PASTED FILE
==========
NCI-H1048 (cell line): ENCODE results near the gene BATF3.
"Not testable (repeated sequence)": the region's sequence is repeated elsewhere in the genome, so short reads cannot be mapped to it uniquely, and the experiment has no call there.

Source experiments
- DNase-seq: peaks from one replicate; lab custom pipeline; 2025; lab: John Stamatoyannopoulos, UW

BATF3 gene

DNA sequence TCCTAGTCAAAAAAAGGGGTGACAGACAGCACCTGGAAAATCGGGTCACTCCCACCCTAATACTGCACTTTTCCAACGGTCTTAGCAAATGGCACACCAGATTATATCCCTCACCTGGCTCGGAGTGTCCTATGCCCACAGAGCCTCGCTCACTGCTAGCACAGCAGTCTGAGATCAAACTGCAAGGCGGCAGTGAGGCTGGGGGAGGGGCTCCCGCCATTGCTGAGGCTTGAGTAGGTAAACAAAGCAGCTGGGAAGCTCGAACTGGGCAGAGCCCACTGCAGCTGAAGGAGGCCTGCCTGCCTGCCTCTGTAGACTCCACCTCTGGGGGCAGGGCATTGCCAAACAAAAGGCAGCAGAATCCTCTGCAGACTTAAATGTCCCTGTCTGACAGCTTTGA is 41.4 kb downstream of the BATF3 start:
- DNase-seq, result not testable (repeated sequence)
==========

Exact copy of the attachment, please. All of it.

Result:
NCI-H1048 (cell line): ENCODE results near the gene BATF3.
"Not testable (repeated sequence)": the region's sequence is repeated elsewhere in the genome, so short reads cannot be mapped to it uniquely, and the experiment has no call there.

Source experiments
- DNase-seq: peaks from one replicate; lab custom pipeline; 2025; lab: John Stamatoyannopoulos, UW

BATF3 gene

DNA sequence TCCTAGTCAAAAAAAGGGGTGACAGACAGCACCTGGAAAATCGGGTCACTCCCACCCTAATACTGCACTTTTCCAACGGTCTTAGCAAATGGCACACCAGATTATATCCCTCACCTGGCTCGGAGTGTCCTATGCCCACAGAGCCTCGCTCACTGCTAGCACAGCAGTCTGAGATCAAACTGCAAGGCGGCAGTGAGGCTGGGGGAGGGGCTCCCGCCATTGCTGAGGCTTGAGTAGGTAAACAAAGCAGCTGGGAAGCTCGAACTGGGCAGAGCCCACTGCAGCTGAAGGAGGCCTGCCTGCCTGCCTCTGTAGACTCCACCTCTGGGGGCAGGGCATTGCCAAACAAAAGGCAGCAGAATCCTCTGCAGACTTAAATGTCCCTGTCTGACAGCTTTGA is 41.4 kb downstream of the BATF3 start:
- DNase-seq, result not testable (repeated sequence)